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Chinese premier debuts on Facebook

  • Story Highlights
  • Profile lists Wen's interests as Chinese literature and baseball
  • Overall sentiment of messages by supporters is one of pride
  • Wen traveled to hard-hit Sichuan province, hours after the May 12 earthquake hit
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BEIJING, China (CNN) -- Chinese Premier Wen Jiabao, whose swift appearance at disaster sites has made him one of the nation's most popular figures and earned him the nickname Grandpa Wen, now has a profile on Facebook.

It's not clear who set up Wen's profile; the Chinese Ministry of Foreign Affairs and the State Council Press Office both said they were not aware of the page.

Facebook, one of the Web's most popular social networking sites, allows users to create personal profiles. Fake profiles abound, however, with dozens for President Bush and a handful for Mother Teresa. At least one other profile of Wen exists on the site.

By early Wednesday, just two weeks since the profile's creation May 14, about 14,000 Facebook users had signed on as Wen's "supporters."

By comparison, Bush's profile boasted about 11,700 supporters, according to a "Browse the Politicians" feature. U.S. presidential candidate Sen. Barack Obama led everyone, with 862,000 supporters.

The numbers for the Chinese premier reflect the growing popularity of Wen, who's become China's face of grief.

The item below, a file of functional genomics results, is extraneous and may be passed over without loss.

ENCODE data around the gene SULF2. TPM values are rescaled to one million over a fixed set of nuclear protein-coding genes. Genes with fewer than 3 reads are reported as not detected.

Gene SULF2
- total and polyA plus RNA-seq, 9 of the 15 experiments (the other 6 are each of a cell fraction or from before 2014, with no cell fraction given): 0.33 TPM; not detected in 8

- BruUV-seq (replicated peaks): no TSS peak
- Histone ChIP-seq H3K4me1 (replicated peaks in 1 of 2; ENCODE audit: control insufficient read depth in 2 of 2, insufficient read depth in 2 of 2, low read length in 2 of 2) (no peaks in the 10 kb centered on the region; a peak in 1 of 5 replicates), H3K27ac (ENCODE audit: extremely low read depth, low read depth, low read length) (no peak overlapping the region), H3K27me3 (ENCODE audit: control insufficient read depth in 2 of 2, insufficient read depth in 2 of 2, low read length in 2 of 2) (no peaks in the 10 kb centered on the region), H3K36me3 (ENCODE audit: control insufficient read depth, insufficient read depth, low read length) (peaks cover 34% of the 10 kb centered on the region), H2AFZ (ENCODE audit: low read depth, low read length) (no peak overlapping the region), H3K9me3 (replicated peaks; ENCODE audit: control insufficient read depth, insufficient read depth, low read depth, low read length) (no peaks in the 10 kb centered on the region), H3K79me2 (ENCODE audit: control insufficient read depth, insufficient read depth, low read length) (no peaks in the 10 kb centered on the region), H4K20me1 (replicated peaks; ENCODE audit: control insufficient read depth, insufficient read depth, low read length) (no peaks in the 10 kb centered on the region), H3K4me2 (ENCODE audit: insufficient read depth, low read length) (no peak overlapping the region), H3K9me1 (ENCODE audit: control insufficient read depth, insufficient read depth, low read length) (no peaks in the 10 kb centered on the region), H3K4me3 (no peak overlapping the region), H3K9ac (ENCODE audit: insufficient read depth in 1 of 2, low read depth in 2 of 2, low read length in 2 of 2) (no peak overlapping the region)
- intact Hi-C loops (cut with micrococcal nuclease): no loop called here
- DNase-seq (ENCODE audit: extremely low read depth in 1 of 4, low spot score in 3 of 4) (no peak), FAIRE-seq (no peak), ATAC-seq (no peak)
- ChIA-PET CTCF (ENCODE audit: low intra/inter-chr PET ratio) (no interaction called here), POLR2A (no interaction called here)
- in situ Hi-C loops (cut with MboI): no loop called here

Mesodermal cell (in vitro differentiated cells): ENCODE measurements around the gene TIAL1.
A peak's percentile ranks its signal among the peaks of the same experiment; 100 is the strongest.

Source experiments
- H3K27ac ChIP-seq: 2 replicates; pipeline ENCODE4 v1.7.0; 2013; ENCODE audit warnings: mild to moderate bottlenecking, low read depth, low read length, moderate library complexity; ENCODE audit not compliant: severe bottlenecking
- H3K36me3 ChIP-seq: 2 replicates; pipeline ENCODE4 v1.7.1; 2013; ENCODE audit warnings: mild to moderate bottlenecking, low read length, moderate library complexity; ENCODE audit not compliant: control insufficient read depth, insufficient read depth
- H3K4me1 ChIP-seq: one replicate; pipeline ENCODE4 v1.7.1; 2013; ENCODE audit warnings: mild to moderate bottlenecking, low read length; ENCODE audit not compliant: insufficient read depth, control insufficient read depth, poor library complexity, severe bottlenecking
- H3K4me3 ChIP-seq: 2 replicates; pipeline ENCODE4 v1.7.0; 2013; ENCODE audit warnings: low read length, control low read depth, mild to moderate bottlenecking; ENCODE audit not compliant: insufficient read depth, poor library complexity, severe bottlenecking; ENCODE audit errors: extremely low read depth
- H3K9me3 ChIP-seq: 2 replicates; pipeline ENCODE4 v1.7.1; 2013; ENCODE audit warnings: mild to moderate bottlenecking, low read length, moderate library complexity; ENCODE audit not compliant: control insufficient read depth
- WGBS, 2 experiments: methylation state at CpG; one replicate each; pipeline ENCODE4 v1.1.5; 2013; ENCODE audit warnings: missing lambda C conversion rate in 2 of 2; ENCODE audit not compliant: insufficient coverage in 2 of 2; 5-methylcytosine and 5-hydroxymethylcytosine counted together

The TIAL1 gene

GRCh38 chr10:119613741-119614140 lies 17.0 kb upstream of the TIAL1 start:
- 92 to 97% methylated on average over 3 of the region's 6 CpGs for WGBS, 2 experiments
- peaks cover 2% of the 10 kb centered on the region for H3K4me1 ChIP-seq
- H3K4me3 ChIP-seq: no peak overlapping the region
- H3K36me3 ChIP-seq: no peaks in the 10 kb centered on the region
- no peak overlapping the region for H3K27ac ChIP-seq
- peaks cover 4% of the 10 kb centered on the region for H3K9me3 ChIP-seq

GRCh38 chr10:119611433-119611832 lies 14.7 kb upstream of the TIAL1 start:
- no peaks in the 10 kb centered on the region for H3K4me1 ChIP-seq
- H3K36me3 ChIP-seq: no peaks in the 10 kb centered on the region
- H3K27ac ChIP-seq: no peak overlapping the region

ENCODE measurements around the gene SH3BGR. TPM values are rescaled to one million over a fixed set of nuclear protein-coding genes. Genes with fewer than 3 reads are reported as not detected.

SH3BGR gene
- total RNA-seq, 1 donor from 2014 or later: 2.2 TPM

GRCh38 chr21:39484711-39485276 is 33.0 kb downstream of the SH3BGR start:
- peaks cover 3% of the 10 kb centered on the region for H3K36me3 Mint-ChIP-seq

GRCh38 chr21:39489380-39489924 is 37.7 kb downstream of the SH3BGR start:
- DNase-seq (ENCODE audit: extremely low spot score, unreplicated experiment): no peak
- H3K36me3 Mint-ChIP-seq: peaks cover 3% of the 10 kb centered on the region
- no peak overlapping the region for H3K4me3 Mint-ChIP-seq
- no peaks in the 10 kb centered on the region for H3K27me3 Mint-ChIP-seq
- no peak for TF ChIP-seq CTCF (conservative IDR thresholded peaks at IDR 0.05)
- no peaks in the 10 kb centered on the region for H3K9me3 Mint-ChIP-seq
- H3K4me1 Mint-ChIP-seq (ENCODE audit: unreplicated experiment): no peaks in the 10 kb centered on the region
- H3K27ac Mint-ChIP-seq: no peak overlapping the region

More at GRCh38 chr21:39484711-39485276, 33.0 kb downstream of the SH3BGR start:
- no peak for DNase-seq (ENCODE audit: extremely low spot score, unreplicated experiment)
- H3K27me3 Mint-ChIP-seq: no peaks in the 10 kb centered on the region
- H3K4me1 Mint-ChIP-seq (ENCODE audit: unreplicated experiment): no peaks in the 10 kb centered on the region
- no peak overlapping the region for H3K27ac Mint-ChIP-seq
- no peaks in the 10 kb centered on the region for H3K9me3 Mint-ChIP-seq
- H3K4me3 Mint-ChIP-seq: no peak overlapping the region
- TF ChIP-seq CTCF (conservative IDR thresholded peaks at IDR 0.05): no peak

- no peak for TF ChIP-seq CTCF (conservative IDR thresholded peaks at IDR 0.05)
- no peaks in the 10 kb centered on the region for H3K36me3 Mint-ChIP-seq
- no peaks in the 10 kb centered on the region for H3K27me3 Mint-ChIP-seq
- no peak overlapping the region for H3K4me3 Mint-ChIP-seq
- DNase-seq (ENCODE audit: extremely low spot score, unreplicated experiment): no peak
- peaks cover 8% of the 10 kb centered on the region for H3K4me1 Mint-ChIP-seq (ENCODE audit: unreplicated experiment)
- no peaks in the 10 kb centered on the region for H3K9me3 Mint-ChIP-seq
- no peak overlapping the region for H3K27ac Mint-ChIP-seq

Just hours after the earthquake struck May 12 in southwestern China, Wen traveled to the hardest-hit Sichuan province, consoling and grieving with survivors. More than 67,000 people have been killed in the disaster.

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In January, when China suffered its worst winter storms in 50 years, Wen turned up at a rail station and apologized to the millions of travelers left stranded across the country.

It was a rare move for someone belonging to a leadership often perceived as distant.

Wen's Facebook profile was created two days after the 7.9-magnitude quake and bears his official government portrait, showing the 65-year-old wearing a gray suit, a multipatterned tie and a slight smile.

The page lists his interests as Chinese literature and the most American of pastimes, baseball.

The profile creator had uploaded a "We are the World"-style music video that interspersed horrific images of the quake's aftermath with shots of musicians wearing white T-shirts with "5-12" printed on them. Elsewhere, the site has a photo of Wen holding up a backpack and a white sneaker while standing atop rubble, and one of him wearing a baseball jersey and mitt.

The overwhelming sentiment of the messages was one of pride for the premier. "Go Grandpa Wen! Go China!" wrote Don Wong in Singapore.

"It is the nation's luck and the people's luck to have such a Premier," said Andy Guo in New York.

Facebook boasts more than 60 million active users. After creating personal profiles, users can connect with one another, upload photos and share links.

In February, a computer engineer in Morocco was sentenced to three years in prison for creating a profile of Prince Moulay Rachid, the king's younger brother.

The engineer, Fouad Mourtada, was later freed by a royal pardon. But in the meantime, users created at least seven fake profiles for the prince on Facebook.

CNN's Yuli Yang contributed to this report

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